Every so often I reminisce about the very first days of my PhD. Two weeks into it I had managed to secure a job in hospitality, so that I could pay the ridiculous bill that the accommodation services was charging me to “work for them”. I felt I had to work every second of my life, both in hospitality and in my degree to (a) go somewhere with it and have hot food on my plate and a roof above my head, and (b) to kill all the time that I had to spare because being social was not much of an option since my wife was back in Australia for the year.
Back then I did not have an office, so I had to go to hot desk spaces that the College of Arts had in campus. They were alright, considering that at that very beginning I barely had any books to carry around yet. I did a lot of work in my room too – having lived in private accommodation for years, going back to student halls (and with a position of responsibility) was like being 21 again, trying to nerd myself to death. And the library was my second home.
Needless to say, then I had a lot of basketball games in the weekends. Having to pay plenty of bills, any cash rolling my way was much welcomed. But when I got home after long travelling around Scotland, I would sit at my desk, get myself a coffee, and read/write/research in general. I also worked some times at night. I was the Queen of Unsocial hours. I am not very surprised now that, looking back at that time, I had managed to (1) get so much work done, compared to the work I have done ever since becoming a Mongrel, and (2) got myself sick with a suspected stomach ulcer at the end of my first year.
Well, this all changed when I became a parttimer Mongrel and the wife moved back to Glasgow. Now I had things to do and fill in my weekends with outside of games (although I still do far too many), I don’t feel like working in the evening, and ever since the winter started, I have issues with getting up early to do any work. It is just so cold outside and in the house it is just not nice to be working! And I am barely awake at 8am, imagine at 7… So I only occasionally work unsociable hours. And for the past year, I have not worked a single weekend. I just can’t.
Now not working on weekends has many advantages, I have experimented. First, there is this terribly daunting feeling that every PhD has that there is always some work “that I should be doing”. Once you finish a section, there is always something else to read, to write, to look up, to think about, etc. It’s the student loop. But undergrads, for example, when they go on holiday, they don’t really need to take with them the burden of assignments that they will have when they come back. PhDs take that burden everywhere, like a suitcase or a passport. And I feel that I needed to drop that burden off my weekends.
I don’t feel guilty for not working. I feel awesome!
There is of course something I should be doing at all times, but I have forbidden that from weekends. It is a no-go area. I am not allowed to think about my PhD. I need to reconvene with myself and my partner on those days, and I need to pay full attention to trivial tasks like going for a walk, do the shopping, and mainly lying on the couch catching up with movies, telly, or anything we care to watch. It is an awesome deal that I recommend to everyone.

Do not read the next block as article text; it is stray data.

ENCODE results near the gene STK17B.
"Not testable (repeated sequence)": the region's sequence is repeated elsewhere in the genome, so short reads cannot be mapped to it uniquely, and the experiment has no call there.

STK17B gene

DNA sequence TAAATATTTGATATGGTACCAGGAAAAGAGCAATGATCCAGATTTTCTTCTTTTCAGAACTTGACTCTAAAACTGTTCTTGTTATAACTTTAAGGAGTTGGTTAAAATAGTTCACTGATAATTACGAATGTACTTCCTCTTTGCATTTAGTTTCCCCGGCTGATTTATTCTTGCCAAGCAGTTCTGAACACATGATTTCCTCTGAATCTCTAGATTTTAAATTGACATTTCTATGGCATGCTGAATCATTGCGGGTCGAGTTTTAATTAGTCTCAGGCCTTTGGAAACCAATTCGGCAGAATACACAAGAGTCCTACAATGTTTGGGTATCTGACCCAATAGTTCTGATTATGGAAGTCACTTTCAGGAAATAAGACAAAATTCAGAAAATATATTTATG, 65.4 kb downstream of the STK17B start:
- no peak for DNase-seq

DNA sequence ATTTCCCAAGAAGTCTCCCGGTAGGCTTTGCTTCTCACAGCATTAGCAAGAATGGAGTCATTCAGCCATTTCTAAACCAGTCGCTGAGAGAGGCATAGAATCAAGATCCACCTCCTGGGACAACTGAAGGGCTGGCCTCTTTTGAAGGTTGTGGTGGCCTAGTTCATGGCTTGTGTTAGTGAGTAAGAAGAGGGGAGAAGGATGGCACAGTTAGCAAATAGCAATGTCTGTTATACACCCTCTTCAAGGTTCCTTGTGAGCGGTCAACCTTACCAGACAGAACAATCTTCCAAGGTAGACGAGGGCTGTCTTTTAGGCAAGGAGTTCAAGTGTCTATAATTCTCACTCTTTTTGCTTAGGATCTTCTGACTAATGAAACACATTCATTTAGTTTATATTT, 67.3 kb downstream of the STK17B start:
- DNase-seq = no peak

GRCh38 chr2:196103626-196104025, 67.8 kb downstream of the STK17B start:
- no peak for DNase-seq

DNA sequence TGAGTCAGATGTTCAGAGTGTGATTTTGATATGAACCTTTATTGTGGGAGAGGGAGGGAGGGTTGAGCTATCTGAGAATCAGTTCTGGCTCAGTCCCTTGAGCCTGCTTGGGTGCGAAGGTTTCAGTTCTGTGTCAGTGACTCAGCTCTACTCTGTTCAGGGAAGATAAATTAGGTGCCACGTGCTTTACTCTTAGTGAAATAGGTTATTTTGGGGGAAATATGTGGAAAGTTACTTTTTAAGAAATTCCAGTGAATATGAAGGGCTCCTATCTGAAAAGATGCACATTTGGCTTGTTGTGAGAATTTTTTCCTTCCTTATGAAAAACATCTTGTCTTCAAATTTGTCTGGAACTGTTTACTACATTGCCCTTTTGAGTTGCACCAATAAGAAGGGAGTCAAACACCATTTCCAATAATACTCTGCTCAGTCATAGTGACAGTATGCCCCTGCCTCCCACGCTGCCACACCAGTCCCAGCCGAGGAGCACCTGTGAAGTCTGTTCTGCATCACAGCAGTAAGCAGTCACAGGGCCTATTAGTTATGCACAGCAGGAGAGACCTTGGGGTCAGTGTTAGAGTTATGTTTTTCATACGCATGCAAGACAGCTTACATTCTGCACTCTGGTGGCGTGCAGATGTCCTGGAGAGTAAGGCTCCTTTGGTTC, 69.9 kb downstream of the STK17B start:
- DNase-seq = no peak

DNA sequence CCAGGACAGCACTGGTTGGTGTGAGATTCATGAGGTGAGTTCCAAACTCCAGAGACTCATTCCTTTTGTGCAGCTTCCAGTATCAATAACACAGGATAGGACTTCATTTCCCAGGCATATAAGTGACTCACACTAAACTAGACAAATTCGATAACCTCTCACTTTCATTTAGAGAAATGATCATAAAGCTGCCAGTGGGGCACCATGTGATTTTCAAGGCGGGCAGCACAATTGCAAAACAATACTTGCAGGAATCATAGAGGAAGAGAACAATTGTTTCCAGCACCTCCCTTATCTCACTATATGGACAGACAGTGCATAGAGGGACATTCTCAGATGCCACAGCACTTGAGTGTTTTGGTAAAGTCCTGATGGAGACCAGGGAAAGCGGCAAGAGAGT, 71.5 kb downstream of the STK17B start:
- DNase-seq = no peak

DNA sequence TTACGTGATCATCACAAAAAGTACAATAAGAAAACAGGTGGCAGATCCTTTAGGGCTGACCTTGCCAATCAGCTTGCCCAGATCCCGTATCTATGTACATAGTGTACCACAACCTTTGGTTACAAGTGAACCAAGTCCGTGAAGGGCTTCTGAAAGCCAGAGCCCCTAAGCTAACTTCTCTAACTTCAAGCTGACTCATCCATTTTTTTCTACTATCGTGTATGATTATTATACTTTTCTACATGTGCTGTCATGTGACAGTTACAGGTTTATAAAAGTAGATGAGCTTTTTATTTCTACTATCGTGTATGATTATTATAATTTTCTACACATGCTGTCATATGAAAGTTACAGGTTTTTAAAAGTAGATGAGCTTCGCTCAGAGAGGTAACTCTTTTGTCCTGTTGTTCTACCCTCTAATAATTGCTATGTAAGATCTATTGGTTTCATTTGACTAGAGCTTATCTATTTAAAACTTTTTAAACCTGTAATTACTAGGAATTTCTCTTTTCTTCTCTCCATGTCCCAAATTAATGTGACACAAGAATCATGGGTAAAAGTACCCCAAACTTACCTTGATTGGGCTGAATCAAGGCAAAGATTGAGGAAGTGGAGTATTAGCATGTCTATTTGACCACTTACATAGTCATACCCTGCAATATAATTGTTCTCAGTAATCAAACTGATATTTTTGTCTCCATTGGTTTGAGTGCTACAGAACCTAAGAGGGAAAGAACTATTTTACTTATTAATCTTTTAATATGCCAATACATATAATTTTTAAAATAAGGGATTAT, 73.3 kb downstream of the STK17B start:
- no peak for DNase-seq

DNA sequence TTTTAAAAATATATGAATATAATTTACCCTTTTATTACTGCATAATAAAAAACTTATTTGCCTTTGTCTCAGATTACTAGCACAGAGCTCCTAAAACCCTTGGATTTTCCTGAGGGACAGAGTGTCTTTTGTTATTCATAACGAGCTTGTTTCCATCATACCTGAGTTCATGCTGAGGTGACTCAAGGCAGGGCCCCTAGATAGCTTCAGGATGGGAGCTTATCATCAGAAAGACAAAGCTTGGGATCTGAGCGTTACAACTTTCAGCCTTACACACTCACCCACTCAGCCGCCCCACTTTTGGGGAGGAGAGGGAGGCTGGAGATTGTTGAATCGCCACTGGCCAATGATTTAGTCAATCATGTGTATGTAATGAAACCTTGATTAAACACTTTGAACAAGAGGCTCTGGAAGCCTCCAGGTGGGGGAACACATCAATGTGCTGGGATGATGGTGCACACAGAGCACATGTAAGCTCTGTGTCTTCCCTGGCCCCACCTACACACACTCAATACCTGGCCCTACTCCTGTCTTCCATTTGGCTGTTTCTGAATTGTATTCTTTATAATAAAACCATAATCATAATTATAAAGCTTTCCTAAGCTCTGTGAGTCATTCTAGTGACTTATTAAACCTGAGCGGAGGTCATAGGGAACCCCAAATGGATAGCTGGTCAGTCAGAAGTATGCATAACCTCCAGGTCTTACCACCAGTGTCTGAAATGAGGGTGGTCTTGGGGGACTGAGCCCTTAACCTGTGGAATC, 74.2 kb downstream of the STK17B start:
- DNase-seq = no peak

Lately, however, I have started feeling concerned about this lack of activity. I don’t want to work on weekends and I don’t want to do anything that will jeopardize the very necessary resting time my body and mind need. I also don’t feel guilty for not opening up a book on an average of 100 days a year. I am part time, after all! Increasingly, however, I feel I need more time (and effort) to catch up with where I left off the week before on Monday mornings, and Monday mornings I am barely a person for a sustained amount of time, which makes it even harder. I feel that that has disconnected me from my project one weekend at a time, and I feel that perhaps, if I only worked on it for a block, for a 20-minute block, I would be facilitating the process on Mondays and eliminate the catching up process. To this day, what I find most difficult of the writing process, for example, is going back into it after more than 48 hours have passed since I last closed a document. So maybe a quick refresher on both Saturday and Sunday will help?
I am unsure about this. I am not sure whether it will be genius or fall on its arse, and I am not sure whether it is worth a try. Right now it all seems a bit useless since holidays are literally a few days away and I will be gone (from the UK and my PhD possibly) for a full three amazing weeks. Maybe it is an idea to consider after the holidays, or when winter starts fading away.
I will see how that one goes. #BeaMongrel